BLESSED ARE YOU WHO ARE POOR, FOR THE KINGDOM OF GOD IS YOURS.
Our readings this Sunday tell us that with the Kingdom of God, up is down and down is up. The poor are rich and the rich are poor. Put your trust in man and you will like a "barren bush in the desert." Put your trust in God and you are like a "tree planted beside the waters."
In our first reading (Jeremiah 17:5-8)
, the prophet Jeremiah was preaching against the king and his leadership who were seeking the protection of other nations rather than the protection of God. "Blessed is the one who trusts in the Lord."
Thus says the LORD: Cursed is the one who trusts in human beings, who seeks his strength in flesh, whose heart turns away from the LORD. He is like a barren bush in the desert that enjoys no change of season, but stands in a lava waste, a salt and empty earth. Blessed is the one who trusts in the LORD, whose hope is the LORD. He is like a tree planted beside the waters that stretches out its roots to the stream: it fears not the heat when it comes; its leaves stay green; in the year of drought it shows no distress, but still bears fruit.
In our Gospel reading (Luke 6:17, 20-26)
, we hear a similar dichotomy presented by Jesus. It is an excerpt from Jesus' Sermon on the Plain known as the four blessings and the four woes. It is a message completely counter-cultural to the thinking of the day. Blessed are the poor and woe to the rich. Jesus makes clear that the Kingdom of God will be found with the poor, the hungry, the weeping and the outcast.
Jesus came down with the twelve and stood on a stretch of level ground with a great crowd of his disciples and a large number of the people from all Judea and Jerusalem and the coastal region of Tyre and Sidon. And raising his eyes toward his disciples he said: “Blessed are you who are poor, for the kingdom of God is yours. Blessed are you who are now hungry, for you will be satisfied. Blessed are you who are now weeping, for you will laugh. Blessed are you when people hate you, and when they exclude and insult you, and denounce your name as evil on account of the Son of Man. Rejoice and leap for joy on that day! Behold, your reward will be great in heaven. For their ancestors treated the prophets in the same way.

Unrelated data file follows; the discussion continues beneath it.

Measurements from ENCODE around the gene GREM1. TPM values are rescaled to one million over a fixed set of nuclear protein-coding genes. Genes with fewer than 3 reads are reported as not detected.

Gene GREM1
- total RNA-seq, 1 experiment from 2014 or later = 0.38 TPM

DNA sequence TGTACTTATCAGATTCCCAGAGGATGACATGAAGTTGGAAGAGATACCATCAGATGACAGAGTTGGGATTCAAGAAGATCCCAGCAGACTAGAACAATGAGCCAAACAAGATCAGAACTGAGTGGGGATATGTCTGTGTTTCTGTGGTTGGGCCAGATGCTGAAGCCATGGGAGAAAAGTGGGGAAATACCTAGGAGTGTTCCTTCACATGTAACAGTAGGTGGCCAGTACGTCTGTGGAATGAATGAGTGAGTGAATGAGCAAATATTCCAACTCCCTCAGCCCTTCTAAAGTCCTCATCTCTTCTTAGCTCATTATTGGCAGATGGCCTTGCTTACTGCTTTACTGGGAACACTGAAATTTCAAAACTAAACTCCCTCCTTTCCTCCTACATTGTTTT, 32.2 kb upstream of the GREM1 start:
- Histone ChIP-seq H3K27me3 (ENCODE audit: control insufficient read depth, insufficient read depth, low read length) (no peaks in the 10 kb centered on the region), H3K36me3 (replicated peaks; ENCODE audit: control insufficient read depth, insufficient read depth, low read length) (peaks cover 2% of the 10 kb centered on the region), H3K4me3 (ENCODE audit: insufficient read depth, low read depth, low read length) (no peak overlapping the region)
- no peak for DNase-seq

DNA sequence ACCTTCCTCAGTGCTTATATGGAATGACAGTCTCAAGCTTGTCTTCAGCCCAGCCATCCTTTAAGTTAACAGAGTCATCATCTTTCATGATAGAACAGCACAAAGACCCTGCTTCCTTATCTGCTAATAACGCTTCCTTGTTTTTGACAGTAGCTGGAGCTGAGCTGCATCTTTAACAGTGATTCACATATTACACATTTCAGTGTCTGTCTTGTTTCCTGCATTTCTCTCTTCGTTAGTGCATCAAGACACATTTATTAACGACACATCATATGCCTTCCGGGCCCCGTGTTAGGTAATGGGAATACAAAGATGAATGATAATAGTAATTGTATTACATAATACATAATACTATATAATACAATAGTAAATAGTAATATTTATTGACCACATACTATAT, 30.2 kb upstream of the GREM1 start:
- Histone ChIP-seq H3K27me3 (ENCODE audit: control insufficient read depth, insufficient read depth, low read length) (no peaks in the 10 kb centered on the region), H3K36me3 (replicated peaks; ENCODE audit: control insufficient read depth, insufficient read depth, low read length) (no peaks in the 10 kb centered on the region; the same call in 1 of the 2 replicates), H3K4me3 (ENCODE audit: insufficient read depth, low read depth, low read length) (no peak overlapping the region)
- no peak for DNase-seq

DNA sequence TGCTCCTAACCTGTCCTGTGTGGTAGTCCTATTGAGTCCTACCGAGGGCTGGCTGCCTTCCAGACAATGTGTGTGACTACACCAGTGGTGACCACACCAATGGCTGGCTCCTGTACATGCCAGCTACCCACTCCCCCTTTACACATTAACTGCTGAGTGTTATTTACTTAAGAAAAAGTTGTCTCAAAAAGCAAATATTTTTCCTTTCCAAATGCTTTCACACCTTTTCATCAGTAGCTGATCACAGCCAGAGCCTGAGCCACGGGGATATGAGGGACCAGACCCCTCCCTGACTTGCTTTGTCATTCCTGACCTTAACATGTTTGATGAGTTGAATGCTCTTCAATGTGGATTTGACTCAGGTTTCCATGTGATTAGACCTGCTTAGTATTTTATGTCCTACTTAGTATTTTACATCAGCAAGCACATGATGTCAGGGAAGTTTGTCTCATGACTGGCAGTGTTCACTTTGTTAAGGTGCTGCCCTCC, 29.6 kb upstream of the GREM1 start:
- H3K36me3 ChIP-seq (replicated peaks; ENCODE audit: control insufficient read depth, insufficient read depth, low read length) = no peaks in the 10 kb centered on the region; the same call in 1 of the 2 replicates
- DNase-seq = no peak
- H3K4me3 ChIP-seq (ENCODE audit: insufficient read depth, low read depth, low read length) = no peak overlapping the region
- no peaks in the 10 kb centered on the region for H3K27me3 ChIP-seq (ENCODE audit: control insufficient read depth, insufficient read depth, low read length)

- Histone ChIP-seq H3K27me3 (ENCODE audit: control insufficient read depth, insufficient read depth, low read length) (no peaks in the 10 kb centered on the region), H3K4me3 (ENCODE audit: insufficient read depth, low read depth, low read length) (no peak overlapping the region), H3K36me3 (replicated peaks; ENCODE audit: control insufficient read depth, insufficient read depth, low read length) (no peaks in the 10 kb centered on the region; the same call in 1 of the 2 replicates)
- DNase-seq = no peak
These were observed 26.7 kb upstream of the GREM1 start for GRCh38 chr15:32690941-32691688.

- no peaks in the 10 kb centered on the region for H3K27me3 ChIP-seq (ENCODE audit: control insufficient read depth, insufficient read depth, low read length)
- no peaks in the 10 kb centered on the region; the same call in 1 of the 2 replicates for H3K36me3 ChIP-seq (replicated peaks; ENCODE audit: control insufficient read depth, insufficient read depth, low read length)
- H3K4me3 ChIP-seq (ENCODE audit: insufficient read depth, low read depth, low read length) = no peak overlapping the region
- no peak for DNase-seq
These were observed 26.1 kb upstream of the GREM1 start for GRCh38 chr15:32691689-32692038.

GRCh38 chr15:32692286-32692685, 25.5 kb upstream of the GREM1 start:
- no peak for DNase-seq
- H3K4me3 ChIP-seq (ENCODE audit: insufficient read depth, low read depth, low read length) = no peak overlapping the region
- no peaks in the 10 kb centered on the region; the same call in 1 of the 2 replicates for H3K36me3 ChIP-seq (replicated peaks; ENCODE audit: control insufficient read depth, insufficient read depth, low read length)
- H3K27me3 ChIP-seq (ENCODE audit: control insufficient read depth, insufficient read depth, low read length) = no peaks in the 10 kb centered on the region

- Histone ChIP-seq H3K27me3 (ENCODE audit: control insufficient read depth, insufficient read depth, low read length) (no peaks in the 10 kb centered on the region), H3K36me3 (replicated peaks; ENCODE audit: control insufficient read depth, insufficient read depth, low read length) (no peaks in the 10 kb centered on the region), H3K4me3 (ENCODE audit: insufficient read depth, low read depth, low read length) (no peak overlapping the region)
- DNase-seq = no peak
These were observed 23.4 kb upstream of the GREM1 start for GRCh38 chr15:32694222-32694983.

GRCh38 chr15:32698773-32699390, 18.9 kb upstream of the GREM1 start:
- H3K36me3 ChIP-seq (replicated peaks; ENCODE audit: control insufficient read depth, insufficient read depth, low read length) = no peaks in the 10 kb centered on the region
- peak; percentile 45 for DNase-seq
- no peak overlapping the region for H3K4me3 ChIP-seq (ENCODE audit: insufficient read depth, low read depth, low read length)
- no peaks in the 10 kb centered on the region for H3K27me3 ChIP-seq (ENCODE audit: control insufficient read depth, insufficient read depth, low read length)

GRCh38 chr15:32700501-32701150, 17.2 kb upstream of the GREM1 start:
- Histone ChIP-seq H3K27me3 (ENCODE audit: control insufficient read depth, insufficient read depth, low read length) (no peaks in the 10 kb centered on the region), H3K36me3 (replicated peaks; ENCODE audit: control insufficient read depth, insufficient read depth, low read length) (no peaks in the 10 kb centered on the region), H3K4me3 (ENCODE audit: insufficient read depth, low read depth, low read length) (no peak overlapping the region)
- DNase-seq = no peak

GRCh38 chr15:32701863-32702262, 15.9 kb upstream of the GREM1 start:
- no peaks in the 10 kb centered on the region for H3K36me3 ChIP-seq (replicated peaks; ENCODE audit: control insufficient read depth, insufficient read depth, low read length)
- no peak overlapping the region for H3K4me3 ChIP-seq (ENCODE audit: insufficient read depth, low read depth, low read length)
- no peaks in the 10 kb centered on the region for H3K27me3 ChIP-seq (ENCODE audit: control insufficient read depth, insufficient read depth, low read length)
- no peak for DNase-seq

But woe to you who are rich, for you have received your consolation. Woe to you who are filled now, for you will be hungry. Woe to you who laugh now, for you will grieve and weep. Woe to you when all speak well of you, for their ancestors treated the false prophets in this way.”
In our Epistle reading (1 Corinthians 12, 16-20)
, St. Paul resents us with another clear choice - Do we believe that Christ rose from the dead, or don't we. If we don't, we are "the most pitiable people of all."
Brothers and sisters: If Christ is preached as raised from the dead, how can some among you say there is no resurrection of the dead? If the dead are not raised, neither has Christ been raised, and if Christ has not been raised, your faith is vain; you are still in your sins. Then those who have fallen asleep in Christ have perished. If for this life only we have hoped in Christ, we are the most pitiable people of all. But now Christ has been raised from the dead, the firstfruits of those who have fallen asleep.
Often in life, we are presented with binary choices -- Do you put your trust in God or do you trust in men; Are you detached from the things of this world or do you cling to your wealth and possessions; Do you believe Christ rose from the dead or don't you; Do you believe in the real presence of Christ in the Eucharist or don't you. We who are Catholic Christians are defined by our choices. And our choices define our actions; and our actions define our destiny. Straddling the fence is not a luxury we have.
to read and pray on this Sunday's readings